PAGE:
• Learning to listen before speaking? Oh, my goodness, this is a great life skill, and usually takes a full childhood to learn, sometimes adulthood too. Patience, mamas and papas!
  •  Is trying to live them out enough or are there specific things that we can do to make them come closer to reality?
    • Get a piece of paper, any scrap will do, and jot some of your first thoughts – don’t overthink it!

Do you ever get frustrated during meal time because of the stress it can bring when your kids won't eat or stil still? Here are some tips to help make dinnertime go more smoothly. #parenting #dinner #dinnertime

 

Identify Your Expectations

 

Let’s start with a clear identification of what your expectations are:

Let’s face it, we all hope for calm, for quiet, for enjoyment of a nice meal, a sharing of thoughts and ideas, maybe some fun or funny stories from the day. The reality might be different: it’s a hard time of day for a lot of people, especially those with little ones: everyone’s feeling at least a little bit tired, cranky, hungry, and/or irritable. It might have a been a hard day with disappointments, and dinner might be cereal – because there was no time or energy for anything else.

And now, let’s have a look at where your expectations come from:

Was this your family’s experience when you were growing up? If it is, you are so lucky!

Are your ideas from a friend’s family?

From movies, shows, books?

From mom-groups?

Or is this a new path that you would like to make as you write the story for your own family?

Looking at the roots of expectations helps you to understand them better and will help you see the changes that might make your dream of dinner time at the table work really well for your family.

What does a normal evening meal look like at your house right now?

Are you happy with it? That’s awesome!

Are there some things that you’d like to change? What would they be?

Let’s look at a breakdown of the dream sentence at the top of the article:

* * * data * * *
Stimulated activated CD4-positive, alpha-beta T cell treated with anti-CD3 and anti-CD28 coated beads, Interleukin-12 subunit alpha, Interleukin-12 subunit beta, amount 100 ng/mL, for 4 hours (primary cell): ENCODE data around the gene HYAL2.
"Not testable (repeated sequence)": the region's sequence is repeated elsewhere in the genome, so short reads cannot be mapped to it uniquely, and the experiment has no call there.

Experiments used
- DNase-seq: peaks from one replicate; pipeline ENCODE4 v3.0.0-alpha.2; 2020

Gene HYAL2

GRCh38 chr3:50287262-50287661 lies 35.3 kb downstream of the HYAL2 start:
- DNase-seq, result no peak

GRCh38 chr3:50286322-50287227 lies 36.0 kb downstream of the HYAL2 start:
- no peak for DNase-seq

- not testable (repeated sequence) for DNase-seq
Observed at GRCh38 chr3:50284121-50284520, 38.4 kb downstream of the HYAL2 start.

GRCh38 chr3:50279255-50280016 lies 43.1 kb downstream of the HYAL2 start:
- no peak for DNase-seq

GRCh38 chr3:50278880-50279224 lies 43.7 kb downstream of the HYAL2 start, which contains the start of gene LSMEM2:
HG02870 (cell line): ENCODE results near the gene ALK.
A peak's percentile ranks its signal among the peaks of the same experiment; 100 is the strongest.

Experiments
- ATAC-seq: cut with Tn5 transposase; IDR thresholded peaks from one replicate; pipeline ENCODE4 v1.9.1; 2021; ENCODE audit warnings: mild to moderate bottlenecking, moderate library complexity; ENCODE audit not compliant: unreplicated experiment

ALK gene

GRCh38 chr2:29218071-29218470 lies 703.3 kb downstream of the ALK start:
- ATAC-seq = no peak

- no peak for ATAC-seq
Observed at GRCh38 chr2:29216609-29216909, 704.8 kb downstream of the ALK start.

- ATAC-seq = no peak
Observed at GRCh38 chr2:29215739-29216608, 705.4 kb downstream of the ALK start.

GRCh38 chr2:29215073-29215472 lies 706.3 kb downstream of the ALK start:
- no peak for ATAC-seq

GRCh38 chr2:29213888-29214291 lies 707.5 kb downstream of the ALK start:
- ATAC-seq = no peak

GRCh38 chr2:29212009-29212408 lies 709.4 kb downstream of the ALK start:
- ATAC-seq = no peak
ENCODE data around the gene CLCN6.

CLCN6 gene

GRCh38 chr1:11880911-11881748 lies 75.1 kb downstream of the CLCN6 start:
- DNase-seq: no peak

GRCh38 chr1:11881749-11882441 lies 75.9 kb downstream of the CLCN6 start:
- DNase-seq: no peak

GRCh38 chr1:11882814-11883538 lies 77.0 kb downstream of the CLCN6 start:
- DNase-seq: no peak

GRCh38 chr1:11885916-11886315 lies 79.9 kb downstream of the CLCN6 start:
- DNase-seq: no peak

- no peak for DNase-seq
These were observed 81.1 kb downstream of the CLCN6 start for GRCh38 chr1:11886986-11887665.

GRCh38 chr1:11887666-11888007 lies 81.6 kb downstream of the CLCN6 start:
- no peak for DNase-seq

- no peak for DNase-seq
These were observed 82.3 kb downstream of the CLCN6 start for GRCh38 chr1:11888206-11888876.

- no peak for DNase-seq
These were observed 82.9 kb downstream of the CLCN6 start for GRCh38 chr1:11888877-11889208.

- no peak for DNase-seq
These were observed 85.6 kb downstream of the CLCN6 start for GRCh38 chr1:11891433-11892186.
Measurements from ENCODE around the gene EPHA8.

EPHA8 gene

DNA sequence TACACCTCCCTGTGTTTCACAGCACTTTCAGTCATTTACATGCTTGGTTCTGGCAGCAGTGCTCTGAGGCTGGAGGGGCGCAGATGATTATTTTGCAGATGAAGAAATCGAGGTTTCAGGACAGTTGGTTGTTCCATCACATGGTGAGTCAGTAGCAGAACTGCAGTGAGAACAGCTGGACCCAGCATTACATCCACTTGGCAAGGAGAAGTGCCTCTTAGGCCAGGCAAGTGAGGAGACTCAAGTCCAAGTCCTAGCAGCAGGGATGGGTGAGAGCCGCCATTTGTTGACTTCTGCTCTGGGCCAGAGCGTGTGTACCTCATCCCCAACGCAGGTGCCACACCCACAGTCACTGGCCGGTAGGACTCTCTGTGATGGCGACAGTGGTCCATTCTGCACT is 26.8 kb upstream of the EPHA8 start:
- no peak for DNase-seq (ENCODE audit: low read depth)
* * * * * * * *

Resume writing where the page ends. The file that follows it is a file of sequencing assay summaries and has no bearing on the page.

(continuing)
• a calm, quiet,
  • enjoyment of a nice meal,
  • a sharing of thoughts and ideas, maybe some fun or funny stories from the day.

These can happen spontaneously, but they often don’t. So, we can plan for them!

Planning for a less stressful dinner

 

Calm and quiet

  • Calm and quiet is not likely to happen on an empty stomach – one or all will be too hungry and too irritable.
    • Maybe some snacks, something small mid-afternoon, especially for your little ones with little stomachs that need refueling more frequently, but far enough away from dinner that everyone will still want to eat once the family meal is on the table.
  • Making dinner is also hard work – I’m always surprised at how much time it takes!
    • There are plenty of blogs etc. that will advise batch cooking so that prep time before dinner takes less focus and energy.
    • Try thinking ahead – even as early as breakfast, just to have an idea so that you’re not starting dinner from scratch at 5:00pm
Dinnertime with kids can be challenging. Check out this post for tips on how to make it less stressful and more enjoyable

Meals Don’t Have To Be Perfect For Every Dinner

 

A nice meal?

  • I think we can all agree that that a dinner with a variety of veg, carbs, and protein is yummy and satisfying, but life isn’t perfect.

Everyday doesn’t have to be a top-notch dinner. Cereal or toast, mac and cheese with veggies on the side, or an easy omelette can also be treated with the same level of enjoyment as meal that you took a long time to make. Toast and candles can be nice!